from a lesson given by HaRav Eliezer Berland, shlit"a, Parshas Chaye
In the story of the "King and the Emperor,"
a King and an Emperor who are both childless disguise themselves, and go
out to travel around and see if they can find a cure for themselves. They
meet in an inn, and each recognizing in the other a certain royal bearing,
they confide in each other, and make a pact between them, that if they
both go home and have children, a boy and a girl, under circumstances in
which the two can marry, they will marry them together. Eventually,
they reach home, and do have children under such circumstances, but the
pact between them gets forgotten.
Before the sin of Adam, it was supposed to be that
each couple that were meant for each other would be born together, and
then stay together all their lives, in the same way that doves do. But
since the sin, each couple are now born far apart, and everyone has to
pray and search very much in order to find their true partner. It says
(Vayikra 20:17) that if a man shall take his sister, chessed
hu: it is a wicked thing. Yet the word chessed also has the
simple meaning of an act of loving kindness. Similarly, it says in the
verse from Aishes Chayil (Proverbs 31:10-31), aishes chayil mi
yimtza, a woman of valor, who can find? The initial letters of
this verse spell out the word, achim, brothers. The Arizal said
that the farther apart the couple are from each other, in their place of
birth, upbringing etc. the more certain it is that they were truly meant
for each other.
This week's parsha opens with the verse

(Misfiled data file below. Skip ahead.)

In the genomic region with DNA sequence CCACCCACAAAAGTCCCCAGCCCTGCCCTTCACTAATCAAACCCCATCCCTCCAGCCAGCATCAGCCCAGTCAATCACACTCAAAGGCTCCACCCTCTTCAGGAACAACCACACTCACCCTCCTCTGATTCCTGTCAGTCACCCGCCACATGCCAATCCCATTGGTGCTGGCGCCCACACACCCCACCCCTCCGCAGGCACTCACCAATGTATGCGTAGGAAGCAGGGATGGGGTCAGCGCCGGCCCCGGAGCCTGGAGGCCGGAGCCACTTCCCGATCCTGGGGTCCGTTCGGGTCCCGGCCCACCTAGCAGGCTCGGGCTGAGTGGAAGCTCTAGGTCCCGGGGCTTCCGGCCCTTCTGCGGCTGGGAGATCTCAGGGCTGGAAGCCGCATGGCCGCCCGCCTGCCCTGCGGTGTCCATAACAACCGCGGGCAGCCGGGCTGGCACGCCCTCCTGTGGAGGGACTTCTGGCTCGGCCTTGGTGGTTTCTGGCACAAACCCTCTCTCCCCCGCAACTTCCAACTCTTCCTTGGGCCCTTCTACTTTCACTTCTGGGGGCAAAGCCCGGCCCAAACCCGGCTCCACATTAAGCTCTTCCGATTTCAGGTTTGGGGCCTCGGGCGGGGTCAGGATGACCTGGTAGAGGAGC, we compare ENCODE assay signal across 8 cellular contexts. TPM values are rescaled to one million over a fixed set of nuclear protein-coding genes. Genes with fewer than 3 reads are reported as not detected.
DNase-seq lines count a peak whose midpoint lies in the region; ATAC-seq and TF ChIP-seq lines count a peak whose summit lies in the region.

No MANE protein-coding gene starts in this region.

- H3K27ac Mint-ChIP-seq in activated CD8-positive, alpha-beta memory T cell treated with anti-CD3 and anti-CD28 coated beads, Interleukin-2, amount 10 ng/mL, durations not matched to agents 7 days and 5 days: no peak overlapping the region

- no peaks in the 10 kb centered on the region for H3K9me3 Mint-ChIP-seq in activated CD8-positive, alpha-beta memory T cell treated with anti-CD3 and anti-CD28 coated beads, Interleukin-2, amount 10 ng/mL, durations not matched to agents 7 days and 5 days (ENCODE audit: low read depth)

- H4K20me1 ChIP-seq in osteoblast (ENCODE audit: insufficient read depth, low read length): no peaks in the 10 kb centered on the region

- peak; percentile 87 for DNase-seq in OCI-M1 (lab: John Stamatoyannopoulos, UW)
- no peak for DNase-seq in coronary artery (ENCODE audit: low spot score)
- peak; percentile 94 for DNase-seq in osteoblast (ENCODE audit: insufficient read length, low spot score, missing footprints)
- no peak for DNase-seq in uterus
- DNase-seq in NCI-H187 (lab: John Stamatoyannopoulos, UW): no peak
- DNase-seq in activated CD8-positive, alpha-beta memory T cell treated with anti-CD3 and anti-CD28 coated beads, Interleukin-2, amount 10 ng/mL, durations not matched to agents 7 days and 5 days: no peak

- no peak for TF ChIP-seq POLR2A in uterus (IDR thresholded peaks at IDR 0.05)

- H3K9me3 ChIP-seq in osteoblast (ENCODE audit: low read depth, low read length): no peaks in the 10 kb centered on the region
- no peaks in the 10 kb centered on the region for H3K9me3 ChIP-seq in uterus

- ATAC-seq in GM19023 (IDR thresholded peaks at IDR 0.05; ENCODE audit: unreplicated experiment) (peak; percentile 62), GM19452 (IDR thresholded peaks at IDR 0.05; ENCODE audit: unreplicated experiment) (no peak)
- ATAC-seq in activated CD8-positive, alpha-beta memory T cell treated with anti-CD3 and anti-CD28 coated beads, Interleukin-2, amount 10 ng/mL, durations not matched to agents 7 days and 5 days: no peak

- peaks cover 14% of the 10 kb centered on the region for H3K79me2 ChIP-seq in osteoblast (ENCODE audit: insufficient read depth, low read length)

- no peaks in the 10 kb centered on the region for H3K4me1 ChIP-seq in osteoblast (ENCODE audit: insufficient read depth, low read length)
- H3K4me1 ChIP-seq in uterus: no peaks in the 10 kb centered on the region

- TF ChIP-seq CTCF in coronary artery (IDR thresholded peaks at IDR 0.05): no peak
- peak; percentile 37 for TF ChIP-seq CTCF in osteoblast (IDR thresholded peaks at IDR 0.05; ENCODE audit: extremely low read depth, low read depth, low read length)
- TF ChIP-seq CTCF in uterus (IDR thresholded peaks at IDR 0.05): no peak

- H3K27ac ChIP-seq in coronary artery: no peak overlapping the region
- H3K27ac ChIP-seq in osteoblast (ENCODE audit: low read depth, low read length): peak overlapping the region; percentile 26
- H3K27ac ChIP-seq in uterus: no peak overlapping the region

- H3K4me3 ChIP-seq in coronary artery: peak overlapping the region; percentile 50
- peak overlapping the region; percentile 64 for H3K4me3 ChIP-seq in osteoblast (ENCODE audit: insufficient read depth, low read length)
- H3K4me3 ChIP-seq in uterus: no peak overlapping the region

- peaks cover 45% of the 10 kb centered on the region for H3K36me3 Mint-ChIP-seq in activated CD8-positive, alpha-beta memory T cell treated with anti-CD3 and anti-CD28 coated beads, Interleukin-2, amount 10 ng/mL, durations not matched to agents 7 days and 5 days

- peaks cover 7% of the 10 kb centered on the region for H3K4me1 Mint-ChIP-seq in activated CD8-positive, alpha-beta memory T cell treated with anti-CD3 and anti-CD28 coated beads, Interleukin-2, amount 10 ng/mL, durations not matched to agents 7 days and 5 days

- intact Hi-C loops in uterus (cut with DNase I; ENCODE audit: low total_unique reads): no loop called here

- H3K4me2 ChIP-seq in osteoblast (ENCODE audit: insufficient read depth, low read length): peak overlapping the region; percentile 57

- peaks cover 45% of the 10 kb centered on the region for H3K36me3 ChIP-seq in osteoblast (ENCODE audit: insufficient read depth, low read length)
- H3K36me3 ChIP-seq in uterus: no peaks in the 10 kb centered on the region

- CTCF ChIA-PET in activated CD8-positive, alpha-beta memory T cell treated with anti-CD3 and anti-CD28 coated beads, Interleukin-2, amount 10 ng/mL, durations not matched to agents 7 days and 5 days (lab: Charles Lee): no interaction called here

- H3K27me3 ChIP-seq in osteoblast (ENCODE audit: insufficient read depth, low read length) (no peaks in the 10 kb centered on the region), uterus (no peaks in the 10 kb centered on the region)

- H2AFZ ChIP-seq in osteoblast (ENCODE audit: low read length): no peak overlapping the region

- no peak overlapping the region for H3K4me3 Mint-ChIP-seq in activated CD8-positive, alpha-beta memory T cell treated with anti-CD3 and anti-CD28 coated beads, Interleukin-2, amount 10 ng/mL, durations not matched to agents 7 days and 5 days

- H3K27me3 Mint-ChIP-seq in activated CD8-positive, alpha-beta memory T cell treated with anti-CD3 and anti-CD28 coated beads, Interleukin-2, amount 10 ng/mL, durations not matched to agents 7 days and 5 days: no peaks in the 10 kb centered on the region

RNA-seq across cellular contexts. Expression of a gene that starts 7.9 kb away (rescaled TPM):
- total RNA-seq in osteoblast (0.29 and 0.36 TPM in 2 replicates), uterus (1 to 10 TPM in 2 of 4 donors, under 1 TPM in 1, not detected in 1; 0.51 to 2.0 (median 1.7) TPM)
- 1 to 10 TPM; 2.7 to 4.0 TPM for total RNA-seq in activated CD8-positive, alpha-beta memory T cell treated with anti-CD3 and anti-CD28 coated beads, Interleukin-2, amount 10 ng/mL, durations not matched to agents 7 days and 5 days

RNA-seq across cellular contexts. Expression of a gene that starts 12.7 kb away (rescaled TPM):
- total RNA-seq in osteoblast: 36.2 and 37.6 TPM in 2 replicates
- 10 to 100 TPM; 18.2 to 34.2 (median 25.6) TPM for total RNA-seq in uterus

that the life of Sarah was a hundred years and seven years and twenty years.
The explanation given for the strange language here, is that at the age
of one hundred and twenty seven, she was just like she had been at the
age of seven, i.e. free from sin. So why did the verse not say, "one hundred
and twenty years and seven years," which would have told us the same thing?
What is the point of writing the word "years" an extra time, in the middle
of the count?
By Eliahu it is written vayira
(Kings I, 19:3) that he was scared of Jezebel. How could this be?
He was able to bring down fire from heaven, and on two occasions burn up
a captain and squad of fifty men. Why could he not just bring down a fire
and burn her also? In the Zohar, Rav Yosi explains that the tzaddikim
do not like to trouble the Creator by having Him perform miracles for them.
Rav Chiya said no, the real reason is that we are not supposed to read
the word as "vayira," he was scared, but rather as vayar,
he saw. What he saw was that the time had come when, finally, he would
be able to receive his true soul, which meant that he had reached the level
of Moshe when Hashem took him to the cave where He revealed to him the
thirteen attributes of mercy (Shemos 33:22.) Eliahu understood
from the speech of Jezebel that Hashem was sending him a hint from heaven
to go to the cave. He had been alive for five hundred years, ( first of
all as Pinchas, in Egypt,) and at last he would be able to achieve, after
waiting and praying for so many years, his final rectification.
One can be alive and serving Hashem for many years with
different souls inside him, either a righteous or an evil person, but not
necessarily his own true soul. The soul of Eliahu that went up to heaven
in a fire was on a much higher level than all the souls he had had up until
then. The Arizal explains that Nadav and Avihu, the two sons of Aharon
the Cohen, had brought down the fire from heaven before it's time, and
therefore it had burnt them up. They both then came back in reincarnation
as Pinchas, who was Eliahu. All the miracles that Eliahu did was with their
two souls inside him. This itself was after two hundred years of having
no ruach hakodesh, no holy spirit, resting upon him as a punishment.
Pinchas was the prophet at the time of Yftach, and he should have gone
to Yftach to cancel his vow (Judges 11:30). Because he did
ruach hakodesh was taken away. Those two hundred years
were spent working on himself to raise himself up again to his former level.
For, in fact, one can work all his life and not reach his true level. It
is written, vayar vayakum vayelech el nafsho, literally, "he saw
and he arose and he ran for his life." The verse can also be
translated, "he went to himself," i.e. to his true self, so that then he
would be able to achieve his true level.